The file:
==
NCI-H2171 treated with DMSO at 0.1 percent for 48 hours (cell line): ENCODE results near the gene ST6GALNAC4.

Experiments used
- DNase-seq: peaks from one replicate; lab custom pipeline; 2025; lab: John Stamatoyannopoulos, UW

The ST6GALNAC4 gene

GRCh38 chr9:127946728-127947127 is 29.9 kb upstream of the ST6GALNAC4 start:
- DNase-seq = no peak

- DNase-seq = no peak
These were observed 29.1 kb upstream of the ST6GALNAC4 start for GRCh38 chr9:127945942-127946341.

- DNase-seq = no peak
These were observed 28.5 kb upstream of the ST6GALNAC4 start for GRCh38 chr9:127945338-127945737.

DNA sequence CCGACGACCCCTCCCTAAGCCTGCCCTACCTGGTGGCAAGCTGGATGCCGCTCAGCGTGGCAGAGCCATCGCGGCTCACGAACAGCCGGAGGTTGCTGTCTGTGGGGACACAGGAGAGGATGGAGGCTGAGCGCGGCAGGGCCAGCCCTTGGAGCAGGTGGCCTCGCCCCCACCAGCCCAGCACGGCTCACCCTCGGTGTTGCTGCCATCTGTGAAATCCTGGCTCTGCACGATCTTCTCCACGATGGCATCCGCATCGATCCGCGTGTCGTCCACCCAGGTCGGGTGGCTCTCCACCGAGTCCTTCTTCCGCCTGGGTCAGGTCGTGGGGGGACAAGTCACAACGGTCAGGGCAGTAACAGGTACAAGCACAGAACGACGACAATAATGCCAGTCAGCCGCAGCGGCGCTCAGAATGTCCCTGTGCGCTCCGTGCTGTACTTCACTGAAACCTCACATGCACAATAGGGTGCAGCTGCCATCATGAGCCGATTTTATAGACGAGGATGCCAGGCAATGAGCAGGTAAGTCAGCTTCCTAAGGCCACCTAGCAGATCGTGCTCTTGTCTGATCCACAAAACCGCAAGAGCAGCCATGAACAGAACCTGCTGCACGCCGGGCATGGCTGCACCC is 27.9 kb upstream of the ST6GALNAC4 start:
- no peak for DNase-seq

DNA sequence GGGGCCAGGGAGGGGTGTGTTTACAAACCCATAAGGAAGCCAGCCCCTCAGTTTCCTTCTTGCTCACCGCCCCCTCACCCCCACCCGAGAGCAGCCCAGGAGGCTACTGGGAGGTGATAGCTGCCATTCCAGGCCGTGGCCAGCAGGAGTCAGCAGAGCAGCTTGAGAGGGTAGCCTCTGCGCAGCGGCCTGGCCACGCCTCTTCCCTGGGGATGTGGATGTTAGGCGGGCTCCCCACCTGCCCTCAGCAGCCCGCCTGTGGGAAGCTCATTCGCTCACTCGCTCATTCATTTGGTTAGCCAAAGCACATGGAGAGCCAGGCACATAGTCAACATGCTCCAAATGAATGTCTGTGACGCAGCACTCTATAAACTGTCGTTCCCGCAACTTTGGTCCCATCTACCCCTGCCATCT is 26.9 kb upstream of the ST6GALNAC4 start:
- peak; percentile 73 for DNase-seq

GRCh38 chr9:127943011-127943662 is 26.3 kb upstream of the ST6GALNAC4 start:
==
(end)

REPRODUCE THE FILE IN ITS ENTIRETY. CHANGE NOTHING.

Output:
NCI-H2171 treated with DMSO at 0.1 percent for 48 hours (cell line): ENCODE results near the gene ST6GALNAC4.

Experiments used
- DNase-seq: peaks from one replicate; lab custom pipeline; 2025; lab: John Stamatoyannopoulos, UW

The ST6GALNAC4 gene

GRCh38 chr9:127946728-127947127 is 29.9 kb upstream of the ST6GALNAC4 start:
- DNase-seq = no peak

- DNase-seq = no peak
These were observed 29.1 kb upstream of the ST6GALNAC4 start for GRCh38 chr9:127945942-127946341.

- DNase-seq = no peak
These were observed 28.5 kb upstream of the ST6GALNAC4 start for GRCh38 chr9:127945338-127945737.

DNA sequence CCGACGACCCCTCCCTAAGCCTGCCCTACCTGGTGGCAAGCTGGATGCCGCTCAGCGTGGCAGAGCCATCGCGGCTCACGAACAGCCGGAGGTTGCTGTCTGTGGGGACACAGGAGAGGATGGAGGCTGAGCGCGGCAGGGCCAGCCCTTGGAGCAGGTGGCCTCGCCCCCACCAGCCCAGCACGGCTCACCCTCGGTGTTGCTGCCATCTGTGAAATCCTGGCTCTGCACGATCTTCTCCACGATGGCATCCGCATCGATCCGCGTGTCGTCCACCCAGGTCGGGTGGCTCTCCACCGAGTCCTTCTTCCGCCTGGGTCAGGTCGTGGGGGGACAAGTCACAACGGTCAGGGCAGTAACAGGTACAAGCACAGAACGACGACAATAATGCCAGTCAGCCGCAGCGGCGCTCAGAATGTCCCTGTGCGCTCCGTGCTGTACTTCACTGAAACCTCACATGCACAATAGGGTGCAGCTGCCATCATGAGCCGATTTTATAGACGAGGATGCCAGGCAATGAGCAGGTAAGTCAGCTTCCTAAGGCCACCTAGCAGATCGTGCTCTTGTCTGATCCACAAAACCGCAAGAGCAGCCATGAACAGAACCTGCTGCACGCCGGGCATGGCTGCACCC is 27.9 kb upstream of the ST6GALNAC4 start:
- no peak for DNase-seq

DNA sequence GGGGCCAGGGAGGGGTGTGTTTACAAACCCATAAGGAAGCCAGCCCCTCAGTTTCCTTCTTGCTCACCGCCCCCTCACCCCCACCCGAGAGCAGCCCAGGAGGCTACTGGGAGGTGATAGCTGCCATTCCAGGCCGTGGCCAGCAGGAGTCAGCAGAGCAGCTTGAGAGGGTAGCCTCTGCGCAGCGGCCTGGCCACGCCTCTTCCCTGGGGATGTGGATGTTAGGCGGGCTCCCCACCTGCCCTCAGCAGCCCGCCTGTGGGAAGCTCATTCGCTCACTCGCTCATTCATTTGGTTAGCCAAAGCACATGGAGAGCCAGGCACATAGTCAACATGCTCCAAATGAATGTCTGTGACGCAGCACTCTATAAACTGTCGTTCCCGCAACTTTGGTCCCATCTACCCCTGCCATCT is 26.9 kb upstream of the ST6GALNAC4 start:
- peak; percentile 73 for DNase-seq

GRCh38 chr9:127943011-127943662 is 26.3 kb upstream of the ST6GALNAC4 start: